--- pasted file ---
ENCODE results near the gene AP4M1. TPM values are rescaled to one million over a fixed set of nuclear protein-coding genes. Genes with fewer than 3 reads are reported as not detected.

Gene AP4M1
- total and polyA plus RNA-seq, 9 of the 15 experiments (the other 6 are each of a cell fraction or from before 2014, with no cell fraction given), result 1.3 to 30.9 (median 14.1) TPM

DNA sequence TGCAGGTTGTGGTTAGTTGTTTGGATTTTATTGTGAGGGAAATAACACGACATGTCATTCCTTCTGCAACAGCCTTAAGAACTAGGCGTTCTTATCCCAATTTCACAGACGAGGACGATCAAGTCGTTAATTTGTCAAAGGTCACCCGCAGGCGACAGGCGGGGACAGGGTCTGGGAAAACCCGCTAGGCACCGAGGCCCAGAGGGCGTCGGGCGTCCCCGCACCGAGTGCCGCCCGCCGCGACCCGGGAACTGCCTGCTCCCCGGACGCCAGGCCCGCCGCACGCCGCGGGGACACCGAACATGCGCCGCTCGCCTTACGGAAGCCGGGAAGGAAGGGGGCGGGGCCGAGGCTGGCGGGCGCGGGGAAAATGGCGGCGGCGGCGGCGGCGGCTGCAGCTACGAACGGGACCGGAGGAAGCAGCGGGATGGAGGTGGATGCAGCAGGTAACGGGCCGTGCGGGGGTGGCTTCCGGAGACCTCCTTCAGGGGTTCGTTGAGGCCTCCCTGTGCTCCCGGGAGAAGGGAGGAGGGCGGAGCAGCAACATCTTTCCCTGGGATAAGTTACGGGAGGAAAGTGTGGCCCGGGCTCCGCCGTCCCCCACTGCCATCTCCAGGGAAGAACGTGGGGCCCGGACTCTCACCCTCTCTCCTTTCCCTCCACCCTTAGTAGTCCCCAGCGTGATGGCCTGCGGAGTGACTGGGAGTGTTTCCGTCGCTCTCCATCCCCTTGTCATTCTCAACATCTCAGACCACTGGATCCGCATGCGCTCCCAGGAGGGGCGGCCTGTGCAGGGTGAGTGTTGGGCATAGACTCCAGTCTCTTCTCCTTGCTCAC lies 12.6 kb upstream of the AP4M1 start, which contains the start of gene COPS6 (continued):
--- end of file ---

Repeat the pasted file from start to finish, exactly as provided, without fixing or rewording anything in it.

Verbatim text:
ENCODE results near the gene AP4M1. TPM values are rescaled to one million over a fixed set of nuclear protein-coding genes. Genes with fewer than 3 reads are reported as not detected.

Gene AP4M1
- total and polyA plus RNA-seq, 9 of the 15 experiments (the other 6 are each of a cell fraction or from before 2014, with no cell fraction given), result 1.3 to 30.9 (median 14.1) TPM

DNA sequence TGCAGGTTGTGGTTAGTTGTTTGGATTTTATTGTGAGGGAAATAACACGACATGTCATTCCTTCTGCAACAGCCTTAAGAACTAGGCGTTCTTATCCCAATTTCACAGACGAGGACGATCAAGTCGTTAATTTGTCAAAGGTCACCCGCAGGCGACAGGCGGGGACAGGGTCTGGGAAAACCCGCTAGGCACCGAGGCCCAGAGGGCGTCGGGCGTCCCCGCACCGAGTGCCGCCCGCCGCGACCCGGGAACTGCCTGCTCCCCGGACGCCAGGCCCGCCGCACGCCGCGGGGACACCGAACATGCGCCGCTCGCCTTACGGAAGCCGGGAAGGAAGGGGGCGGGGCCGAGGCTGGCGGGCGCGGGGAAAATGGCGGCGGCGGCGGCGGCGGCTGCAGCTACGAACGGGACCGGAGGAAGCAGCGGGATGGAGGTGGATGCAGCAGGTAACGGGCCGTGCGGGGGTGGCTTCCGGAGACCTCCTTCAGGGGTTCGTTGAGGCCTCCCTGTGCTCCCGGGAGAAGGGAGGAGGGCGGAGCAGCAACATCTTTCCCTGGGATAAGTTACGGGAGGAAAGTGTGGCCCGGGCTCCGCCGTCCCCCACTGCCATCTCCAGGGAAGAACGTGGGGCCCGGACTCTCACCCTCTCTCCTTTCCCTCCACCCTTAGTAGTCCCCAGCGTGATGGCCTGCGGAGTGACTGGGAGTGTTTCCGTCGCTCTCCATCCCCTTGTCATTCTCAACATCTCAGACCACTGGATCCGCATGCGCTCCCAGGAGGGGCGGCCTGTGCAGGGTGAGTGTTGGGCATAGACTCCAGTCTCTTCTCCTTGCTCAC lies 12.6 kb upstream of the AP4M1 start, which contains the start of gene COPS6 (continued):